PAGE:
My wife foiled a cybercrime !

Statutory WarningRedRidingHood (2)

Living in the Digital Age is like being Red Riding Hood —-‘Enjoy the lovely forest, but watch out for the big bad wolf!’ Well, Anu was Red Riding Hood last week.

Thieves at our doorstep

That afternoon, a lady from the “Card Company” phoned Anu. Good news, she had been awarded Bonus Points worth Rs.4900, could she validate some details before they accounted it? Now, Anu knew that her debit card had no bonus scheme and she had no credit card either. Anyway as an accountant’s wife, she knew there were no free lunches, ever. By now, the TRUECALLER App in her phone (which my son had thoughtfully installed) indicated an unidentified Uttar Pradesh number.

“What Card?” demanded Anu. The lady at the other end was vague: Master Visa Card, she mumbled. Both? This was suspicious! When Anu stood her ground, she broke into Hindi. So Anu stood her ground, this time in Hindi: “Kaunsa card, hmm?” She immediately passed the phone to her “supervisor” who spoke good English. While the “supervisor” spoke, Anu heard the original lady tell him in sotto voce “ICICI Bank mey yeh number nahi enter ho raha hai!” So, the spammers were Phishing (Vishing, to be exact)— for Anu’s name and/or Bank account!

Anu thwarts them

As Anu contemplated her counter attack, an incoming call cut in. This was from the Bank. Mrs. Anu, are you trying to do a transaction for Rs.4900 through your Debit Card? When Anu said NO, the Bank lady said, we are disabling your Debit Card this minute, because it has been compromised; we will issue a new card within 2 days. Anu broke into a sweat now, but Little Red Riding Hood had vanquished the Big Bad Wolf, with a little help from the Hunter!fraud

Our friendly Banker helps

That evening the Bank Manager came home and I did some CID-style interrogation. He was a nice fellow and he gave us some dope on the modus operandi. Anu never gave financial details to anyone, and the card was safely in her possession; she always transacts through secure payment gateways and uses OTPs. So how could anyone connect her card number to her cell-phone number? The Manager thinks she could have registered her phone number in some retailer’s site (though Anu cannot remember doing so); that site could have been hacked. There are crime syndicates which have a large database of stolen links and their operatives patiently phish till a sucker swallows the bait. The choice of Rs.4900 was significant — because when the transaction exceeds Rs.4999 the retailer would ask for a CVV number, which our thieves cannot produce, since the card is not with them!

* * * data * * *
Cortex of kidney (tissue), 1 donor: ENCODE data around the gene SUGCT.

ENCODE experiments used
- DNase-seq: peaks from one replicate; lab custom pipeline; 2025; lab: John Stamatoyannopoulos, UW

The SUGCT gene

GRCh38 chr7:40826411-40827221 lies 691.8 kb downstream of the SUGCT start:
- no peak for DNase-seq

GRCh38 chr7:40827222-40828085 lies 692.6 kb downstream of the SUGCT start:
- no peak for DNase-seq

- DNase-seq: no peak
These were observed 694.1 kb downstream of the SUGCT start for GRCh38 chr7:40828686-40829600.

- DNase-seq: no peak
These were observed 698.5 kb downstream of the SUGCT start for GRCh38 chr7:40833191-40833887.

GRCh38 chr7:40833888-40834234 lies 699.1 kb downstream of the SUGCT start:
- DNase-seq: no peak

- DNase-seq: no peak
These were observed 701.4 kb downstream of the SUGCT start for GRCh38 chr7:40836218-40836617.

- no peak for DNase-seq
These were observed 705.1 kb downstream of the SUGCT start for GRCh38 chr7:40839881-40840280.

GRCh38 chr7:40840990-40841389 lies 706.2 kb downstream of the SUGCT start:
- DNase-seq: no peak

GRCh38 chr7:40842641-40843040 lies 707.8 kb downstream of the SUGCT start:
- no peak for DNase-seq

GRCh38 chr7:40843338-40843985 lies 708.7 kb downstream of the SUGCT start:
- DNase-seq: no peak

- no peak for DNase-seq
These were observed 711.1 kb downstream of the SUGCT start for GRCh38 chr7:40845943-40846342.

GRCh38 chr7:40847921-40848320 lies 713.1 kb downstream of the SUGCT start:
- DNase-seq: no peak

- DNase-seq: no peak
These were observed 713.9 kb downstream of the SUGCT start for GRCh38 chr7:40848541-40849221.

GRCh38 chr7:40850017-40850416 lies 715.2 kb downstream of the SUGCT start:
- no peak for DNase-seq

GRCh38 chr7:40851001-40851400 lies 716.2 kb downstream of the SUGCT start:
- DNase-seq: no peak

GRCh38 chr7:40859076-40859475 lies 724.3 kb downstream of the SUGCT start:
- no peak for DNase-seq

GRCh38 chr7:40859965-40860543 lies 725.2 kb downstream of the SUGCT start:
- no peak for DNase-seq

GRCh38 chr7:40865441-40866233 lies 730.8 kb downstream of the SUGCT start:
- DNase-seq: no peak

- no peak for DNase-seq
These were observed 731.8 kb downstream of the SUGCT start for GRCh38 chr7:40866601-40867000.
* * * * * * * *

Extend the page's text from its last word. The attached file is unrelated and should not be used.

I learnt that banks  spend more than 25% of their IT budget on Security and Fraud Detection systems. The thieves had hoped to succeed by attempting a transaction below Rs.5000 (flying below the radar range). Banks share ‘suspect’ phone numbers internally, and they have triggers to alert when such a number hits their server. Many banks use specialised Intelligence systems that ‘look’ for abnormal transactions; and there are specialist crews monitoring the systems. Which is why Anu’s Bank acted swiftly. Boy, am I grateful to them!

But who can change Karma?

Before leaving, the Manager offered Anu a free upgrade to their Luxury Debit Card. So what was special? He said, for example madam, it has a Bonus Point Scheme… Ayyo Ramaa, not again!

Notes
For practical information on Phishing, Vishing and Smishing, I found the following sites useful:
http://www.hdfcbank.com/security/beware_of_frauds/phishing_fraud
https://www.onlinesbi.com/aboutphishing.html
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4 thoughts on “My wife foiled a cybercrime !

  1. Sir I can’t believe this. The same thing happened to me from Western UP which I also figured through True Caller. I called the number too but it would not go through. I do a lot of purchase on Amazon and think my data was stolen from there. Their site was comprised sometime back.

    Krishna Sent from my iPhone

    >

  2. I am not surprised that your call to the Voice Phishing cell number did not go through. Our Bank Manager tried to call back the numbers in previous cases. Once he succeeded: and was cursed in the choicest Hindi Gaali (abusive language). I am told that his bank gets 4 to 6 complaints every month. These are reported cases; I guess many more may have gone unreported.

  3. Since I run a payment system in India I have to weigh in.

    1) India has the most secure card payment system. Every transaction has to be authenticated with a PIN, the CVV and a Second Factor Authentication. Visa calls it Verified By Visa and Mastercard calls it MasterCard 3D Secure, Amex calls is Amex SecureKey. 2FA works either with a password, or an OTP, or your internet banking password.

    2) Banks have to mandatorily enable 2FA. In the United Kingdom 2FA is optional and depends on the issuer bank.

    3) In Anu’s case it is not that CVV is not mandatory for a transaction of less than Rs 5000. 2FA and CVV are mandatory regardless of transaction value.

    4) In her case the next step would have been to ask for the OTP generated by the bank for 2FA. With that the scam is complete. Luckily the bank intervened, because the bank would have detected the IP address from which the card debit was being attempted, and called her (since a number of private banks restrict the device from which you are using the service).

    5) Most Internet banking frauds happen in India because of gullibility. An authoritative sounding voice calls and asks for the OTP. People readily give it. Dont.

  4. Thanks a lot, Ravi. Coming from a Dada in the industry, your comments are very reassuring. (For the benefit of the readers: Ravi is the CEO of Empays Systems which is a pioneer in the Instant Money Transfer business in India — where Security is everything!)

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